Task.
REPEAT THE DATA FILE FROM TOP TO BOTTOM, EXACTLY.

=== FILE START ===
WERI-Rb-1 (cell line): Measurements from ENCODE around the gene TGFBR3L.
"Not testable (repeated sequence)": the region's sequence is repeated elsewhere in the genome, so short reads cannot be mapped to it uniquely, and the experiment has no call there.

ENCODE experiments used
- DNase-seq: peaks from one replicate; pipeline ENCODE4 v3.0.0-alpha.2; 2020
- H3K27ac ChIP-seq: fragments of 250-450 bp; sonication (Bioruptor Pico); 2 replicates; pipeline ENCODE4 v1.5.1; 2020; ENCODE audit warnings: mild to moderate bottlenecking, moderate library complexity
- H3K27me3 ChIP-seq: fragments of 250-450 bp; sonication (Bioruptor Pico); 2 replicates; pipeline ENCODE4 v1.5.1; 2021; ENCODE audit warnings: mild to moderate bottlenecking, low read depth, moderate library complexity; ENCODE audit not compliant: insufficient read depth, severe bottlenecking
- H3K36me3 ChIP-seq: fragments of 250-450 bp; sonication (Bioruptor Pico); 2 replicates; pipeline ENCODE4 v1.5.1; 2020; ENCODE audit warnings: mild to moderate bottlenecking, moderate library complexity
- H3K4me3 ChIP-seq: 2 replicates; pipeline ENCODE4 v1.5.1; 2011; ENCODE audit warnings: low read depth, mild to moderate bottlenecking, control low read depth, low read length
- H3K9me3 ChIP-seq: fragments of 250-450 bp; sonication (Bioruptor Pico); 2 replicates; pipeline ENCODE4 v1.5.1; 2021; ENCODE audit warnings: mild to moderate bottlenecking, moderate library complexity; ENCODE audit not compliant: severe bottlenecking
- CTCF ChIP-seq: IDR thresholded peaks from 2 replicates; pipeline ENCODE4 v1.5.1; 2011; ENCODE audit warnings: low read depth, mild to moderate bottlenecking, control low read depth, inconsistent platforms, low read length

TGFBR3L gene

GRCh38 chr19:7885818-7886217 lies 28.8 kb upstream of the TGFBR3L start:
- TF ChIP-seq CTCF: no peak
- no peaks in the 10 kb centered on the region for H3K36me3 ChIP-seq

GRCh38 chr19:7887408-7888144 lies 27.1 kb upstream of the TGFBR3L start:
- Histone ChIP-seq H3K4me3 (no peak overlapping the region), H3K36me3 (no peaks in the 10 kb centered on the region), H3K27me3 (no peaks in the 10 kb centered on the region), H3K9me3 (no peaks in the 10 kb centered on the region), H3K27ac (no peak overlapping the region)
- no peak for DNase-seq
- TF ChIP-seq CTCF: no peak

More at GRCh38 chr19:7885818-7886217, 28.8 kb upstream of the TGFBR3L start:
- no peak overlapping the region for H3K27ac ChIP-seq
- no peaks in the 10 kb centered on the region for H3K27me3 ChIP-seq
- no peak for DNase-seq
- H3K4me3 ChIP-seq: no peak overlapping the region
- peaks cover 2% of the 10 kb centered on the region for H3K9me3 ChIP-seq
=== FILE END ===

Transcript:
WERI-Rb-1 (cell line): Measurements from ENCODE around the gene TGFBR3L.
"Not testable (repeated sequence)": the region's sequence is repeated elsewhere in the genome, so short reads cannot be mapped to it uniquely, and the experiment has no call there.

ENCODE experiments used
- DNase-seq: peaks from one replicate; pipeline ENCODE4 v3.0.0-alpha.2; 2020
- H3K27ac ChIP-seq: fragments of 250-450 bp; sonication (Bioruptor Pico); 2 replicates; pipeline ENCODE4 v1.5.1; 2020; ENCODE audit warnings: mild to moderate bottlenecking, moderate library complexity
- H3K27me3 ChIP-seq: fragments of 250-450 bp; sonication (Bioruptor Pico); 2 replicates; pipeline ENCODE4 v1.5.1; 2021; ENCODE audit warnings: mild to moderate bottlenecking, low read depth, moderate library complexity; ENCODE audit not compliant: insufficient read depth, severe bottlenecking
- H3K36me3 ChIP-seq: fragments of 250-450 bp; sonication (Bioruptor Pico); 2 replicates; pipeline ENCODE4 v1.5.1; 2020; ENCODE audit warnings: mild to moderate bottlenecking, moderate library complexity
- H3K4me3 ChIP-seq: 2 replicates; pipeline ENCODE4 v1.5.1; 2011; ENCODE audit warnings: low read depth, mild to moderate bottlenecking, control low read depth, low read length
- H3K9me3 ChIP-seq: fragments of 250-450 bp; sonication (Bioruptor Pico); 2 replicates; pipeline ENCODE4 v1.5.1; 2021; ENCODE audit warnings: mild to moderate bottlenecking, moderate library complexity; ENCODE audit not compliant: severe bottlenecking
- CTCF ChIP-seq: IDR thresholded peaks from 2 replicates; pipeline ENCODE4 v1.5.1; 2011; ENCODE audit warnings: low read depth, mild to moderate bottlenecking, control low read depth, inconsistent platforms, low read length

TGFBR3L gene

GRCh38 chr19:7885818-7886217 lies 28.8 kb upstream of the TGFBR3L start:
- TF ChIP-seq CTCF: no peak
- no peaks in the 10 kb centered on the region for H3K36me3 ChIP-seq

GRCh38 chr19:7887408-7888144 lies 27.1 kb upstream of the TGFBR3L start:
- Histone ChIP-seq H3K4me3 (no peak overlapping the region), H3K36me3 (no peaks in the 10 kb centered on the region), H3K27me3 (no peaks in the 10 kb centered on the region), H3K9me3 (no peaks in the 10 kb centered on the region), H3K27ac (no peak overlapping the region)
- no peak for DNase-seq
- TF ChIP-seq CTCF: no peak

More at GRCh38 chr19:7885818-7886217, 28.8 kb upstream of the TGFBR3L start:
- no peak overlapping the region for H3K27ac ChIP-seq
- no peaks in the 10 kb centered on the region for H3K27me3 ChIP-seq
- no peak for DNase-seq
- H3K4me3 ChIP-seq: no peak overlapping the region
- peaks cover 2% of the 10 kb centered on the region for H3K9me3 ChIP-seq